Rural Commodities Wrap – March 2012

The NAB Rural Commodities Wrap focuses on some of the key economic activity that occurred in the Agribusiness sector during the month.

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The NAB Rural Commodities Wrap focuses on some of the key economic activity that occurred in the Agribusiness sector during the month.

Agricultural commodity prices easing on AUD strength, improving global production prospects

  • Cattle prices easing back through early 2012 but have stabilised somewhat in March
  • Prices to weaken further in 2012 but to be supported to a large extent by a very tight global market

Global financial markets stabilised somewhat in early 2012 in the wake of the European Central Bank’s LTRO operations. While helping bank liquidity, the pace of global economic growth has slowed further – reflecting the lagged impact of higher rates in developing economies, financial market volatility and the emerging European recession. For commodity markets, this has seen fairly mixed results over the past month. Energy prices have remained relatively high due to supply squeezes while bulk commodities and metals are a little weaker on softening Chinese economic data. For agricultural commodities, the last month has been fairly mixed in global markets, although broadly speaking, prices in USD are generally a little higher.

While risks over the global economy have fallen in the last few months, the latest business surveys have been less optimistic than expected. Business confidence in the industrial sectors of the advanced economies picked up in early 2012 but then fell in February to a level consistent with very slow output growth. The pace of growth in global industrial output slowed to around 2 per cent in early 2012, with the slowing quite widespread across the advanced economies. Euro-zone activity continued to contract, although at a less subdued pace than in late 2011. Elsewhere, recent surveys show that conditions have slowed and remain very sluggish.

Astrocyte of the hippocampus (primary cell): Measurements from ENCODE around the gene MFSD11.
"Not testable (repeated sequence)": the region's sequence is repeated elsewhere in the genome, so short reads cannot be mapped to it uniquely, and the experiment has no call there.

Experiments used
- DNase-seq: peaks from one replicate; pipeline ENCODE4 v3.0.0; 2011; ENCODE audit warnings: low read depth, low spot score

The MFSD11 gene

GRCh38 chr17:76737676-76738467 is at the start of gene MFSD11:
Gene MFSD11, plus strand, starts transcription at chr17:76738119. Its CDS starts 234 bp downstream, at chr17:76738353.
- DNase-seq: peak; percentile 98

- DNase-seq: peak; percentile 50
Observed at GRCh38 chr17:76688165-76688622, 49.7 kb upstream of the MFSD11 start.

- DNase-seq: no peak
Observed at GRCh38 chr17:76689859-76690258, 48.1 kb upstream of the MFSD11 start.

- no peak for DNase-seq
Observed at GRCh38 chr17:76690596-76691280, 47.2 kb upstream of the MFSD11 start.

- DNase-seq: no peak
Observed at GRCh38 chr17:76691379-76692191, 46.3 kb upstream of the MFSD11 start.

In the US, estimates of economic growth at the end of 2011 have been revised up and while annualised quarterly growth accelerated through 2011, the pace of expansion now seems set to slow. There are several reasons for this but one notable one is the switch towards tighter fiscal policy as the US finally starts to address its very large government deficit. In the Eurozone, fourth quarter national accounts have confirmed that the economy is moving into recession and we expect the economy to continue to contract for the next two quarters. In Japan, GDP fell at the end of 2011 as Thai flood related disruption hit East Asian supply lines and the tsunami reconstruction effort is yet to be realised. The outlook for private demand remains weak with growth prospects tied to net exports and the reconstruction effort. In China, growth eased and we expect recent slowing to continue as the economy experiences a soft landing.

For further analysis download the full report.

Rural Commodities Wrap March 2012